"When somebody says that he might be done or something, that's a bunch of hogwash," Phillies manager Charlie Manuel said. "He just stayed right with it and he's found his swing. His bat's quicker, he's seeing the ball better, he's hitting the ball to all fields."

And coming through in the clutch.

Delgado had two colossal homers and four RBIs in Sunday night's 6-3 win, preventing a three-game sweep by the Phillies that would have left the teams tied for the NL East lead.

He went 5-for-5 with a game-ending single Aug. 21 against Atlanta, then hit two late homers on Aug. 27 to rally the Mets past Philadelphia and added a go-ahead shot in the eighth inning Sept. 1 at Milwaukee.

"Everybody wants to talk about how he's resurrected his career. This guy's been doing this every year for his career -- minus last year when he was hurt, he was playing with injuries, things like that," teammate David Wright said. "This year is the norm for Carlos Delgado. Last year was a fluke. This isn't a fluke."

The turning point was probably June 27, two days after Delgado's 36th birthday. That afternoon, he homered twice at Yankee Stadium and set a team record with nine RBIs in the opener of a two-ballpark doubleheader.

Eight days later, the Mets (82-63) started a 10-game winning streak that pulled them into a first-place tie. They are 48-28 under interim manager Jerry Manuel, who took over when Willie Randolph was fired June 17.

"Delgado had to hit. It had nothing to do with me," Manuel said recently. "I just wanted him to be more selective than anything else."

Even Delgado's defense has picked up at first base. He's counseling pitchers on the mound and providing steady leadership for a Mets team using youngsters more than expected.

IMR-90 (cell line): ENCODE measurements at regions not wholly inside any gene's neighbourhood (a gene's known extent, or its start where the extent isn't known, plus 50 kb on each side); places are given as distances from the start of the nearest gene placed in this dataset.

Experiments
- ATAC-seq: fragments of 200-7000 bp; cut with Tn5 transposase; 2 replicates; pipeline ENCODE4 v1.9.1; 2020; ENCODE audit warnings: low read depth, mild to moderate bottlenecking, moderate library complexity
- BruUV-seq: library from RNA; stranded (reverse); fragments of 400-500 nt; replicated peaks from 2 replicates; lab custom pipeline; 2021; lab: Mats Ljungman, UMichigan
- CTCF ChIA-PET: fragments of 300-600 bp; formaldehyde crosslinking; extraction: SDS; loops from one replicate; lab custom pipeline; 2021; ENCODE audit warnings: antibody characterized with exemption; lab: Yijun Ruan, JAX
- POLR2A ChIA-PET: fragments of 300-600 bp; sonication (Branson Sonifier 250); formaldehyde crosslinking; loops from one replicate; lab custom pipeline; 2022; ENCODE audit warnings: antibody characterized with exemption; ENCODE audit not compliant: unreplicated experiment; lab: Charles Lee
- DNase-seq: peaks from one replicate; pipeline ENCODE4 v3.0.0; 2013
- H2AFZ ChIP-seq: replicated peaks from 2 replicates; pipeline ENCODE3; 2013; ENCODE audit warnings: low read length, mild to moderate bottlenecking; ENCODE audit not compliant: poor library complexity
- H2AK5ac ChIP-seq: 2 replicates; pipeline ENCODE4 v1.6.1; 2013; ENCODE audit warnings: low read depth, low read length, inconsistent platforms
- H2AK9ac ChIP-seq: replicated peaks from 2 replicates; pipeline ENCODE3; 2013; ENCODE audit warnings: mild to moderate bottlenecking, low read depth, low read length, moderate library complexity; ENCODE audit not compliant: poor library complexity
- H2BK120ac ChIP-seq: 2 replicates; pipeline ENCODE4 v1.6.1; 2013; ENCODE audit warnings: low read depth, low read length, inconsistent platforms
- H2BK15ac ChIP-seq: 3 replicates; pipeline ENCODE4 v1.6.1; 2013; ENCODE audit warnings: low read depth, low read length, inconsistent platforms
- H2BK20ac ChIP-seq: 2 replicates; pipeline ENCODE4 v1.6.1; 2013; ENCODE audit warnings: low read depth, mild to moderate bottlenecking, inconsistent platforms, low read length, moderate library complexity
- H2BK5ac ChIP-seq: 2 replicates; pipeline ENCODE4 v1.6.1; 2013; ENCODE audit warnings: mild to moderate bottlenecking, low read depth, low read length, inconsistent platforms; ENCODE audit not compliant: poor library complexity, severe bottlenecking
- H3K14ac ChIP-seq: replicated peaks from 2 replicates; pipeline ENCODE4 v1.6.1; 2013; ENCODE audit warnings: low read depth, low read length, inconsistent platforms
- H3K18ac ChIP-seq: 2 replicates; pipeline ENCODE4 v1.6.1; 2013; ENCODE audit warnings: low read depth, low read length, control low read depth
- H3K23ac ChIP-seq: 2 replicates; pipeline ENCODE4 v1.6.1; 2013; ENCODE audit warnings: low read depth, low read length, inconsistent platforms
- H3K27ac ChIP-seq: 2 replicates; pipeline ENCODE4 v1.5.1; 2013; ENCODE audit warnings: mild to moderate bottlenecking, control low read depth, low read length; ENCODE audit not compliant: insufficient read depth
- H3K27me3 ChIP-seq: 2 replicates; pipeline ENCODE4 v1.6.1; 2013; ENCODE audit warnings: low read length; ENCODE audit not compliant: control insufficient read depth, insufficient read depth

In the dugout, he still writes in his black-and-white notebook, jotting down pitch sequences and chronicling his at-bats. It's information he can refer to later.

Now, it seems likely the Mets will bring back Delgado next season. They have a $12 million option on his contract with a $4 million buyout.

"Last year was a very difficult year for him," buddy Carlos Beltran said. "The younger guys, they listen to him. He doesn't talk a lot. But he always finds a way to say something when it's the right time."

Riding Delgado's big bat, the Mets have flourished despite key injuries to Billy Wagner, John Maine and Ryan Church. They've won 20 of 27 to open a 3 1/2-game lead over second-place Philadelphia with 17 to play.

Seventeen. That's how many games were left when the Mets began their epic meltdown last season. They had a seven-game cushion before going 5-12 down the stretch and allowing the Phillies to overtake them for the division crown.

Afterward, Delgado acknowledged the Mets lost focus and took a playoff spot for granted. They're determined not to let history repeat itself.

"We think we're the team to beat. We think that what happened last year is not going to happen again and we're very confident that we can get this done," said Delgado, who has 466 career homers. "It's definitely a different atmosphere here, a different feeling than what it was last year."